The jaladores talk to other jaladores about techniques that work, and about how to use language to win people over. They learn not only to distinguish Germans from Americans, but Japanese from Koreans and Italians from Spanish and all the rest. They also learn to distinguish mood and interest because if they take the wrong approach they will not attain their goal.
The tourists become their university as day in and day out they watch them, study them, talk about them, and engage to get them to look at the menu and enter the restaurant.The jaladores also have to be quick, because they are competing with each other to be more charming, more inventive, and more inviting, since once a tourist stops to look or chat every jalador in the neighborhood will circle them waiting to take advantage and perhaps win the tourist over by just a little better deal or a bit more charm.
Though hard work, many of the young people find it quite enjoyable. Not only is there the challenge of the hunt and sale, but there is also the ever present chance of a conversation to allow you to learn more of a foreign language, as well as the exchange of email addresses or other tokens of interaction. In some cases, on going friendships can even result.
We are told there did not used to be so many jaladores, although David does not remember a time when Cuzco did not have them, particularly around the plaza and on Procuradores and Plateros Streets. But, from what people say, there are more restaurants now, more competition, and hence a greater demand for jaladores to make the difference on the restaurants’ bottom line.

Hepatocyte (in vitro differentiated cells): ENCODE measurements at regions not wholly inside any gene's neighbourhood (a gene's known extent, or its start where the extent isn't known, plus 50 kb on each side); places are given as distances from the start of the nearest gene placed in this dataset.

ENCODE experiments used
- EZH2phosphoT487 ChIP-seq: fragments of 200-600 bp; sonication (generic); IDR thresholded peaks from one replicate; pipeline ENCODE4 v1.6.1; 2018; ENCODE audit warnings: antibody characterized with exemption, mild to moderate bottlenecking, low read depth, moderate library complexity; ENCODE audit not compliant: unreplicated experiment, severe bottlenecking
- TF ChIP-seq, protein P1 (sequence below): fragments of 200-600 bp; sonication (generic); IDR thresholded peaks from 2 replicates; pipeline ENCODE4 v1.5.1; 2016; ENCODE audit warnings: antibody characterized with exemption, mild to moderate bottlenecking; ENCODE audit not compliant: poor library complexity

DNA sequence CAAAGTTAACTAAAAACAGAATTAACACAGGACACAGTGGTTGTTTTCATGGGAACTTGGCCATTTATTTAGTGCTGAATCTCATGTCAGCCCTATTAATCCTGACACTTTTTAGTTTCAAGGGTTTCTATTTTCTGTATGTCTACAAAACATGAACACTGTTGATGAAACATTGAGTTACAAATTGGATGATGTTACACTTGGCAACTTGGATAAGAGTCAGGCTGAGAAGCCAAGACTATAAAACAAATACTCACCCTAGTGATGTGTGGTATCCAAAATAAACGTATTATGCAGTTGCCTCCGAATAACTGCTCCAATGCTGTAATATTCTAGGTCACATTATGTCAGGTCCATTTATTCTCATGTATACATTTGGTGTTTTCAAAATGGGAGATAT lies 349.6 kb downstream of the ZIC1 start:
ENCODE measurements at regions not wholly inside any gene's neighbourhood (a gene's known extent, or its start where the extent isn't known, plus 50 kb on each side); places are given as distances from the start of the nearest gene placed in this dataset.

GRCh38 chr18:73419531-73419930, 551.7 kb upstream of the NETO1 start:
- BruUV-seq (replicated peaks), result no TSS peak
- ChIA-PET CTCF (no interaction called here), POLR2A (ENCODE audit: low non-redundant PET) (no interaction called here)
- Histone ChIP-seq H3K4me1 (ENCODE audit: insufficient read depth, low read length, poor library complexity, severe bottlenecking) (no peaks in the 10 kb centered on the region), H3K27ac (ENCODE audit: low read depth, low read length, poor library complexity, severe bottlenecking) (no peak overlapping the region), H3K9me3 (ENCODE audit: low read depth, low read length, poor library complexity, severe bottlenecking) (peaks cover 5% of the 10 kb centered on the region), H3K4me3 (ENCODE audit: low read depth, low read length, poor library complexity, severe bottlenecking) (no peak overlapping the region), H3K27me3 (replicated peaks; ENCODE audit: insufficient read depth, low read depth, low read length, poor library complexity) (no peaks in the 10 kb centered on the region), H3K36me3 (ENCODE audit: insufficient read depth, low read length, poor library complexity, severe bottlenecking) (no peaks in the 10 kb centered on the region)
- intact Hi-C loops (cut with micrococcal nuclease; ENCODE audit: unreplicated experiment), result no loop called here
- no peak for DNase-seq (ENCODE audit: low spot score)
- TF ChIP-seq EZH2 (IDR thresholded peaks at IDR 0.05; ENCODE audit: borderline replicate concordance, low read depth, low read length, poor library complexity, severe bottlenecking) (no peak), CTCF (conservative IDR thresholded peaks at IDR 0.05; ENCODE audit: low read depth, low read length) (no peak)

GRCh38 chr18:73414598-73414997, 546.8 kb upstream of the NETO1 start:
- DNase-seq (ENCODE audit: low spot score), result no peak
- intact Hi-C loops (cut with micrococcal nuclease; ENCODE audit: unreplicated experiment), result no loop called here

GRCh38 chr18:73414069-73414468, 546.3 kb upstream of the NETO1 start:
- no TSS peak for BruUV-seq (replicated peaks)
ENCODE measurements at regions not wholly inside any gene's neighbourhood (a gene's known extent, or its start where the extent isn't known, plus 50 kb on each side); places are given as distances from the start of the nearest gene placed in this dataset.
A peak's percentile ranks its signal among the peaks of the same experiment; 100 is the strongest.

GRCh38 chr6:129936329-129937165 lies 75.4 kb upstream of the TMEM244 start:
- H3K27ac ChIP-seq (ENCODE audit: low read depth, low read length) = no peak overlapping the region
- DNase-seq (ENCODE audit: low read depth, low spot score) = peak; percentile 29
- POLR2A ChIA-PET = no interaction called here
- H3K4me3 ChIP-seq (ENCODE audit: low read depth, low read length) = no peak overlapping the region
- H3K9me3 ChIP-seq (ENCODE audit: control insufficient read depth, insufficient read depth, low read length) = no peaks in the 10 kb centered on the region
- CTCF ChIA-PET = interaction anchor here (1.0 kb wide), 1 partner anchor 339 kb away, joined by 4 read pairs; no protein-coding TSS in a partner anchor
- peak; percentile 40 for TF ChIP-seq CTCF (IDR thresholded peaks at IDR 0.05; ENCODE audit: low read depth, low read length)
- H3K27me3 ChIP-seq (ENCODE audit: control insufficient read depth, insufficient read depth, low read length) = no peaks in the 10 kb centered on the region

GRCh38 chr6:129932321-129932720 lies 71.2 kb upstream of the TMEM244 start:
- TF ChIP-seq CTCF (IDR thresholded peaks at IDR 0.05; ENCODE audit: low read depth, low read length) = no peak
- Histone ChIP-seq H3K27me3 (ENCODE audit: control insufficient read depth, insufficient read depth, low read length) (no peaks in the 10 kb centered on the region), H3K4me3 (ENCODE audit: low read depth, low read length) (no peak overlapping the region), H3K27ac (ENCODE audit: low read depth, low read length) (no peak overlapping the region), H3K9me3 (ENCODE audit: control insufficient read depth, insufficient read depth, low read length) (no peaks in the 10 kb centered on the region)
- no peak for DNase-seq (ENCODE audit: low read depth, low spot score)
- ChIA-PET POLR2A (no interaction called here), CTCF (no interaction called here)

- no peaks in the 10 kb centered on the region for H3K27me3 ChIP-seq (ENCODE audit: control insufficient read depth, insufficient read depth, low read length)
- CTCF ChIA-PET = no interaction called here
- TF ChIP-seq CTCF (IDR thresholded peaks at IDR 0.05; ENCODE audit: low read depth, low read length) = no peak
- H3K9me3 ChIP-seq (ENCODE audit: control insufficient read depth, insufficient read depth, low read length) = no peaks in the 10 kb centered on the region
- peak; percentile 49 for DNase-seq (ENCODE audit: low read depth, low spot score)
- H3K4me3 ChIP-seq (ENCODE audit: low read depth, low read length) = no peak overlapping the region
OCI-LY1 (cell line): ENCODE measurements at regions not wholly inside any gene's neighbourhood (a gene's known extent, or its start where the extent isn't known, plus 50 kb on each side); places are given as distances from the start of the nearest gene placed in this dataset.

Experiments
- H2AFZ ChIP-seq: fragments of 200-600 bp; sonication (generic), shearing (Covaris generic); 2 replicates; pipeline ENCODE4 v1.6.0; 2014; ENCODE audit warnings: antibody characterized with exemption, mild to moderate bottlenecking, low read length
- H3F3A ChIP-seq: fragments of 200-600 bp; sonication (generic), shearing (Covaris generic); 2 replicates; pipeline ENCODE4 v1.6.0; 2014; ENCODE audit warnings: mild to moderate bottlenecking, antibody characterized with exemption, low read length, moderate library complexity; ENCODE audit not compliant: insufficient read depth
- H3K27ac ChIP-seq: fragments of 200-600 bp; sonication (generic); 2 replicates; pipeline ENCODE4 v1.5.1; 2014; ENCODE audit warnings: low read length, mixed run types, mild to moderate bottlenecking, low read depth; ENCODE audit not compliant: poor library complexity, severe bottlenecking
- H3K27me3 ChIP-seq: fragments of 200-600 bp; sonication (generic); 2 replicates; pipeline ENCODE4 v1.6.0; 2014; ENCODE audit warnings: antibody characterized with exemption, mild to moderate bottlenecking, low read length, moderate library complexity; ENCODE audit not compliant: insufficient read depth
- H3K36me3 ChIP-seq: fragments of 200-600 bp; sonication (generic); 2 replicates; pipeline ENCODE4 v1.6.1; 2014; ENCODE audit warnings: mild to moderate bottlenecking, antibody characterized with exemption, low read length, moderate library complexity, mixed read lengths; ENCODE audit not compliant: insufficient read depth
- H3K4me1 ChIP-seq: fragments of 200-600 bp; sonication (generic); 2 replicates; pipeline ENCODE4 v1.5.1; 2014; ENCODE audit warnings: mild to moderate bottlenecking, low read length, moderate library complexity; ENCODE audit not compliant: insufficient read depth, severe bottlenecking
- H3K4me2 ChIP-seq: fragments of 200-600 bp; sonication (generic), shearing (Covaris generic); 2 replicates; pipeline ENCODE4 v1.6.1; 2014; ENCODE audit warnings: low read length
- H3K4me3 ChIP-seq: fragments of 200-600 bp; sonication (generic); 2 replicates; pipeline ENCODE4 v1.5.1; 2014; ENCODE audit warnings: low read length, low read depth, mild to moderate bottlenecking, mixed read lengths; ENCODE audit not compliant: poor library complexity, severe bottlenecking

A good jalador can make a career that can be reasonably lucrative over time. The young jaladores learn this by talking with their older peers. This way they get socialized into the culture of this profession with its hierarchies and status systems.
There are even people who try to take advantage of the system, by following tourists around and, when they enter a restaurant, going in right after them to claim to the restauranteur that they brought the tourists in to the establishment, even if they had never spoken with them. Sometimes, one jalador will even try to claim another jalador’s commission leading to conflict and struggle at times on the street.
Tourists strolling around the main square enjoying the romance of being in a new and exotic place with fascinating buildings and history often find the constant offering of massages, tourist information, and food an annoyance that interferes with their desire to enjoy the place and being with their friends or lovers. They find it intrusive on the experience they wish to have.
However, Cuzco’s main square was a market place, up until recently, and on some days –like during the Christmas market of Santurantikuy — it becomes one again. Nevertheless, even when the center is not filled with stalls and vendors hawking wares, it remains a market place where tourists and services for tourists meet, with the jaladores having the job of bringing the two together.
Some tourists ignore the jaladores, others get annoyed. Some joke, some avoid the attempts at speaking English or some other foreign language and respond in Spanish. Some just have lots of fun with the play of desire and hope in interactions with the jaladores. Whichever the case may be, these generally young people working in the streets to get the tourists’ attention form an important part of Cuzco and its culture. Furthermore, they can get you that seat on a balcony from which you can look out enjoy without interruption this charming and romantic city with its amazing present and past.